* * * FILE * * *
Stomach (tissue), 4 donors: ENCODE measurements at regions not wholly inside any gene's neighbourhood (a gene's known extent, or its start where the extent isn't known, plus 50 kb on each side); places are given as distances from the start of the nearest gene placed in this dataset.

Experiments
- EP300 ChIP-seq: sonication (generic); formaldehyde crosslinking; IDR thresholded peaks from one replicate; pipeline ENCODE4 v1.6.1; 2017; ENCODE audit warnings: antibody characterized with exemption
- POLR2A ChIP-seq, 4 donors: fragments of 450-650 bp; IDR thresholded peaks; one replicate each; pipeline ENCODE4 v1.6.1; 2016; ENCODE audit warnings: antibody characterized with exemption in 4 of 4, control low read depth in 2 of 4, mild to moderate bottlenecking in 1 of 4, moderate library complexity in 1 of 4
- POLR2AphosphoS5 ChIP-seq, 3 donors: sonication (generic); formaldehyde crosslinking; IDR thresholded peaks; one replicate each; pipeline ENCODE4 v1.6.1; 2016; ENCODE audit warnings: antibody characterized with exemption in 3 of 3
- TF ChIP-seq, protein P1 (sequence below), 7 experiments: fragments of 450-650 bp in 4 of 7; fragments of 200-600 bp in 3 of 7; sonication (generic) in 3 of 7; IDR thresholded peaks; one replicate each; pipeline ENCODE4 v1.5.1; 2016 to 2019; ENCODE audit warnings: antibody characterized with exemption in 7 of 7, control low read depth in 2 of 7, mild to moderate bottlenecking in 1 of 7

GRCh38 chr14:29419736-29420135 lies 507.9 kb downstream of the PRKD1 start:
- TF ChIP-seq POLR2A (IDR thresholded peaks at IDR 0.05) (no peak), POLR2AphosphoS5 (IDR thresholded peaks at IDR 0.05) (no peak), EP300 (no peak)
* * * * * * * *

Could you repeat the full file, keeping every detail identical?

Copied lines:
Stomach (tissue), 4 donors: ENCODE measurements at regions not wholly inside any gene's neighbourhood (a gene's known extent, or its start where the extent isn't known, plus 50 kb on each side); places are given as distances from the start of the nearest gene placed in this dataset.

Experiments
- EP300 ChIP-seq: sonication (generic); formaldehyde crosslinking; IDR thresholded peaks from one replicate; pipeline ENCODE4 v1.6.1; 2017; ENCODE audit warnings: antibody characterized with exemption
- POLR2A ChIP-seq, 4 donors: fragments of 450-650 bp; IDR thresholded peaks; one replicate each; pipeline ENCODE4 v1.6.1; 2016; ENCODE audit warnings: antibody characterized with exemption in 4 of 4, control low read depth in 2 of 4, mild to moderate bottlenecking in 1 of 4, moderate library complexity in 1 of 4
- POLR2AphosphoS5 ChIP-seq, 3 donors: sonication (generic); formaldehyde crosslinking; IDR thresholded peaks; one replicate each; pipeline ENCODE4 v1.6.1; 2016; ENCODE audit warnings: antibody characterized with exemption in 3 of 3
- TF ChIP-seq, protein P1 (sequence below), 7 experiments: fragments of 450-650 bp in 4 of 7; fragments of 200-600 bp in 3 of 7; sonication (generic) in 3 of 7; IDR thresholded peaks; one replicate each; pipeline ENCODE4 v1.5.1; 2016 to 2019; ENCODE audit warnings: antibody characterized with exemption in 7 of 7, control low read depth in 2 of 7, mild to moderate bottlenecking in 1 of 7

GRCh38 chr14:29419736-29420135 lies 507.9 kb downstream of the PRKD1 start:
- TF ChIP-seq POLR2A (IDR thresholded peaks at IDR 0.05) (no peak), POLR2AphosphoS5 (IDR thresholded peaks at IDR 0.05) (no peak), EP300 (no peak)